Holy Havoc – March 18, 2012 – John 2: 13 – 22

It was the time for Passover, Jesus and Disciples who were all faithful Jews made the trek to the Temple in Jerusalem like so many other Jews.  The Temple was being restored, still it was magnificent.  Afterall, it was the house of the Lord, the very place where God was believed to live.

Can you imagine this particular scene?  Jesus walks into the Temple courts with the Disciples.  The area isn’t as magnificent as the Holy of Holies, but you know you’re in the Temple.  There is a huge area bustling with people like an open air market with pens of cattle bellowing and sheep bleating, cages of turtledoves cooing, people gathered around tables chatting, and coins clanging.  Every person who had traveled any distance making the pilgrimage to the Temple for Passover needed to visit this area to purchase an animal to sacrifice to God.  Everyone needed to trade their Roman coins with the image of the emperor engraved on it for a coin with no graven images to pay the Temple Tax.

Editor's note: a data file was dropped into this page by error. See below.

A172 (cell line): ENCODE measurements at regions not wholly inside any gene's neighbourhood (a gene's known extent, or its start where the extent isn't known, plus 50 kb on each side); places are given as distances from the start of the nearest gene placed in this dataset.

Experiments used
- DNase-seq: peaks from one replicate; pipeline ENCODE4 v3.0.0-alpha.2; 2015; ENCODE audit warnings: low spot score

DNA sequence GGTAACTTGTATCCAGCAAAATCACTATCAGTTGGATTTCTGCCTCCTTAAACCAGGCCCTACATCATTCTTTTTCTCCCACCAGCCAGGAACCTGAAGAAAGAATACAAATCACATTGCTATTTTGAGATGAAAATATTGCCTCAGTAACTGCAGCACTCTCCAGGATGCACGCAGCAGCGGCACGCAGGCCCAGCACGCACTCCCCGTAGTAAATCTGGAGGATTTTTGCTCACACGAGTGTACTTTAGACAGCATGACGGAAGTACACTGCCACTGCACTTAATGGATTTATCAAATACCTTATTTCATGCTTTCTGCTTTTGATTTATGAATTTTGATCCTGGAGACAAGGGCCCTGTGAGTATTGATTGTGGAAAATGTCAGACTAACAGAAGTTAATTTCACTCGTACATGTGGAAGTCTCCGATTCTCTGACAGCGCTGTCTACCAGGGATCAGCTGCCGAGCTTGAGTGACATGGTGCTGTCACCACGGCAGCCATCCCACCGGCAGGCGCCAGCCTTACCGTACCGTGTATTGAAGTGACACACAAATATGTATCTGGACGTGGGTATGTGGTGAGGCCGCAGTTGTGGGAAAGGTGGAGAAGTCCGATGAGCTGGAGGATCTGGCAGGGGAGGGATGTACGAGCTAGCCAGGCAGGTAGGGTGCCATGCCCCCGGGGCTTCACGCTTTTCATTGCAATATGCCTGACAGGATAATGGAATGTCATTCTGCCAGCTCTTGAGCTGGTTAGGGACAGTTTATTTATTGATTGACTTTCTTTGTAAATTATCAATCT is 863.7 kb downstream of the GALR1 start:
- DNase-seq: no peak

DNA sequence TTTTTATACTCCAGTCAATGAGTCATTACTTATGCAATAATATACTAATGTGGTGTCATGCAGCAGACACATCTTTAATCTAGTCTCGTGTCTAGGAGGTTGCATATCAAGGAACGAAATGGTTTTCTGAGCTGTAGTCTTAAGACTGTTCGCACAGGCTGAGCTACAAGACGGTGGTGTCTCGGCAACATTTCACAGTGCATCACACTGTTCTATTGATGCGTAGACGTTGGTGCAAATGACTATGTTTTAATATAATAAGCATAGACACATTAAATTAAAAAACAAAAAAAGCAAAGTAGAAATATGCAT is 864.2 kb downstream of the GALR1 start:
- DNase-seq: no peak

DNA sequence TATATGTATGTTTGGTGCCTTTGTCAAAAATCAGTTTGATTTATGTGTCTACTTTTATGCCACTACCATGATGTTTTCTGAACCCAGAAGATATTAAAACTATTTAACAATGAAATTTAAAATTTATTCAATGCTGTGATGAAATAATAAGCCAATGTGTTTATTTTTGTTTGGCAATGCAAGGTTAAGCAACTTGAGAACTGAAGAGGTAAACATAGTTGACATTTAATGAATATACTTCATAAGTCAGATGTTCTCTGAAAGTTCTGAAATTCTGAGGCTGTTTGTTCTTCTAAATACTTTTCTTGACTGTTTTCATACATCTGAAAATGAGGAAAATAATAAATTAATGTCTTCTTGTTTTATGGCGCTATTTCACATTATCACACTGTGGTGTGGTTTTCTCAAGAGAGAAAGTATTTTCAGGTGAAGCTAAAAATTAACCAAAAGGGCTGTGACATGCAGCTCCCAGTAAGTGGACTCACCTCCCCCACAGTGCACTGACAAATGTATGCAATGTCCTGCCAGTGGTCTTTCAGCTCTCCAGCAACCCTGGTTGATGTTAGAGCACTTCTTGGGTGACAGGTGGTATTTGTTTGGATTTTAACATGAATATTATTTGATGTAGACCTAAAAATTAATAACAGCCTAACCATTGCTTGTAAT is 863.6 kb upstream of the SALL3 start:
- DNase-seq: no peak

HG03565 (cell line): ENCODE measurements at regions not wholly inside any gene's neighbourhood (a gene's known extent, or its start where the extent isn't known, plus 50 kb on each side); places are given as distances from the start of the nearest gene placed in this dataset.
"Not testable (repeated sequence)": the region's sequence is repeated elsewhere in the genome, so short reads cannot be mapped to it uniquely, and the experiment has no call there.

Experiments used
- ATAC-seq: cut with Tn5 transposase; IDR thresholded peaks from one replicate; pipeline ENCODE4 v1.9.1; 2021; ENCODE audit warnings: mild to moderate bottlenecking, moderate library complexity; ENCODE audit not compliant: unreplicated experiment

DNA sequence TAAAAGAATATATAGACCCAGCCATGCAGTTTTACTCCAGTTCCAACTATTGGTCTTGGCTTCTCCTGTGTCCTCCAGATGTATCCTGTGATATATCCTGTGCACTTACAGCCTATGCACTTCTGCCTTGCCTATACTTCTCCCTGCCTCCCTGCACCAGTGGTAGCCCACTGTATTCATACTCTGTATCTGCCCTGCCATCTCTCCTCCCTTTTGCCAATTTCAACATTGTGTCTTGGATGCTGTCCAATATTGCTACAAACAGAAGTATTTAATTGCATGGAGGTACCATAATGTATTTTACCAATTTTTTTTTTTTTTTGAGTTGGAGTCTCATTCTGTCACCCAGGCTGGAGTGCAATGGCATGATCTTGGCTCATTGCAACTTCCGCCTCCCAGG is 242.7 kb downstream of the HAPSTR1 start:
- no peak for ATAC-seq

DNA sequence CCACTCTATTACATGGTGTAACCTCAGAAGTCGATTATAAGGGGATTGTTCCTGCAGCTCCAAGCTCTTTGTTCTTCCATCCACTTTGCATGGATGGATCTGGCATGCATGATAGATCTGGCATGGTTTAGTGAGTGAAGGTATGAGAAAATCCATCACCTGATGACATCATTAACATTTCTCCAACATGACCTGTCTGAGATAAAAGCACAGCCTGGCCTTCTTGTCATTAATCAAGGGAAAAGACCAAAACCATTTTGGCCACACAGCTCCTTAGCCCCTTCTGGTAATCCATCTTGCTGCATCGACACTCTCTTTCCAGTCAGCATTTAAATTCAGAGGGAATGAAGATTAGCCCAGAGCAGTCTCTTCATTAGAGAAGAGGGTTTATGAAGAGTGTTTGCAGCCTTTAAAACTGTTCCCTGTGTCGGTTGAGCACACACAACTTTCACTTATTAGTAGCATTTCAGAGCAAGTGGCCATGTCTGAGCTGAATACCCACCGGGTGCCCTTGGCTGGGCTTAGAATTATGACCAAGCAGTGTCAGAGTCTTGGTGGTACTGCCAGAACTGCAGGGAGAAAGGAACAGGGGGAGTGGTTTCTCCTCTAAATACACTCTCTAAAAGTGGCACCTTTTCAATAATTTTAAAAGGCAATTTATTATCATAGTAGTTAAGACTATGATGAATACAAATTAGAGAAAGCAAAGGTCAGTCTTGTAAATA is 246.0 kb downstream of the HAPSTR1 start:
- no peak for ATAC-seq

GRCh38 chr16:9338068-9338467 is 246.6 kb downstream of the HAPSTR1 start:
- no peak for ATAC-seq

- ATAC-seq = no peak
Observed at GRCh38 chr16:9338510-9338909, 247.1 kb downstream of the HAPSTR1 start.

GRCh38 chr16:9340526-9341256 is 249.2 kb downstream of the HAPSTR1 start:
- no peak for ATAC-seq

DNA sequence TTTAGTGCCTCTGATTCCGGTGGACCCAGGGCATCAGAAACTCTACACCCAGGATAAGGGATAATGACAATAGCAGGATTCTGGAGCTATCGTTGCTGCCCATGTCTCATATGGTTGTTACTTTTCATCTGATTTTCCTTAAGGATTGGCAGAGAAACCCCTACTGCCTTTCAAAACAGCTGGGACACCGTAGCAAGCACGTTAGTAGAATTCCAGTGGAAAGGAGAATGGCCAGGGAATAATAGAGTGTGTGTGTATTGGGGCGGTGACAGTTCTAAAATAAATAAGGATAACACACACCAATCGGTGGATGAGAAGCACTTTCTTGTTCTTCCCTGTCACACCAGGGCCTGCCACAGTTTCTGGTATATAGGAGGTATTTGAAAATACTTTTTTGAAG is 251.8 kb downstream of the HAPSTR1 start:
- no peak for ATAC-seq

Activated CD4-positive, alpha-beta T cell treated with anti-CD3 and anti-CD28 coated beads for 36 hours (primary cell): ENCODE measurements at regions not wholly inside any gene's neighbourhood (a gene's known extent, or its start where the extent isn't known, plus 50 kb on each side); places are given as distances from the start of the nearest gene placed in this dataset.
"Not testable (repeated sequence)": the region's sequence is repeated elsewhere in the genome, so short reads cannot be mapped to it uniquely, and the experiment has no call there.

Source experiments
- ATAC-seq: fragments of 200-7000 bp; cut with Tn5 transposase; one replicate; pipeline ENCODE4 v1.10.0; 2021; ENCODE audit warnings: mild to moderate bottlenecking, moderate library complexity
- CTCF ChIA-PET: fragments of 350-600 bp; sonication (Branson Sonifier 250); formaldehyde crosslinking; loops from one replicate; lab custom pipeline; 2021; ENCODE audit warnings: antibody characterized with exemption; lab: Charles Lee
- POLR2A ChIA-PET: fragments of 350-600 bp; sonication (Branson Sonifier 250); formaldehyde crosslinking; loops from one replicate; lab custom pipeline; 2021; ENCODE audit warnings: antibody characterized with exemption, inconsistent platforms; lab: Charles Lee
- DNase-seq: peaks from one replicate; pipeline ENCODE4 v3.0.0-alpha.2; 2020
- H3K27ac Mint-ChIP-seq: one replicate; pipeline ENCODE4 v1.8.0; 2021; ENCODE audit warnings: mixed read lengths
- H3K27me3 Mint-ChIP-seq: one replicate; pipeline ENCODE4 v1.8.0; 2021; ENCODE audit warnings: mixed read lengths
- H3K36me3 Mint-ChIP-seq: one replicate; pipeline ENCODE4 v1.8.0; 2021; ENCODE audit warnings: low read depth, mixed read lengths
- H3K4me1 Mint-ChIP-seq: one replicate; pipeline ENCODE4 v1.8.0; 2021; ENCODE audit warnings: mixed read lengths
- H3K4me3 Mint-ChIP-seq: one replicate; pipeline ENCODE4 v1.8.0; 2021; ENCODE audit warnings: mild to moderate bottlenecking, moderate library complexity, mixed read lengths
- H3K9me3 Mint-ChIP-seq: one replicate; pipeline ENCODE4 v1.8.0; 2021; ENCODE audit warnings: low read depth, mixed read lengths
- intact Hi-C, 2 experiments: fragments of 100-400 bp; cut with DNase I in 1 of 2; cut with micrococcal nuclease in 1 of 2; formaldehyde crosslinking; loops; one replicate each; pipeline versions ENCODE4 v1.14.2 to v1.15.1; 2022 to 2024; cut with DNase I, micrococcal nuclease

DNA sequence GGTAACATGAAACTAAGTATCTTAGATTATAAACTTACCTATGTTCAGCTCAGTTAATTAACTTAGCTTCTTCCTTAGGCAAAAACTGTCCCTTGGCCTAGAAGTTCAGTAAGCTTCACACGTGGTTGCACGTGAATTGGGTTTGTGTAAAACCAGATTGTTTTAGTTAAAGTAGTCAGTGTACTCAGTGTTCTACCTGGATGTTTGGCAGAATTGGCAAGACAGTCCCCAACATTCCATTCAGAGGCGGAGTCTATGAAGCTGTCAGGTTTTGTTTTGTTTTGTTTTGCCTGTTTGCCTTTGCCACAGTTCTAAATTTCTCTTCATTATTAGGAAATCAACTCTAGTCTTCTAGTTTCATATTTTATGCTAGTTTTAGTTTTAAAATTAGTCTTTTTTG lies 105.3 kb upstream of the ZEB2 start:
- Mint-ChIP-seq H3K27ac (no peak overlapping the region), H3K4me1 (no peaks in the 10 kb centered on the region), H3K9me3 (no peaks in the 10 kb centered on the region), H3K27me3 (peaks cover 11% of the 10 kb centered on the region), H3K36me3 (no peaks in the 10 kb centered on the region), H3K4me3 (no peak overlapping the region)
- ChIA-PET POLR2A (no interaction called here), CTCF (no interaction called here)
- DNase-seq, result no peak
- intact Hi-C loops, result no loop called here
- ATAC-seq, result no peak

The sight infuriates Jesus.  He walks over and gets down to His Father’s business.  He takes a whip and while yelling drives out the animals from their pens and flings open the cage doors to let the birds fly free.  Then, he unleashes his fury on the tables heaving them over dumping the coins as they clang against one another and the stone floor.  All the while, the Disciples, money changers, and others stand frozen with jaws dropped to the ground.

This is not the Jesus we read about in other Gospel stories.  This is not gentle, kind, compassionate, healing, teaching, patient Jesus.  This is a rabble rousing, ruckus raising, whip snapper.

This story was recorded after the Romans had destroyed the Temple.  Until this point, about 40 or 50 years, the Jews and the Jewish Christians worshiped side by side and offered sacrifices together at the Temple.  They studied the Jewish Scriptures together and followed the Law.  The Jews and Jewish Christians met on Friday evening to observe the Sabbath and the Jewish Christians celebrated the Eucharist on Sunday mornings.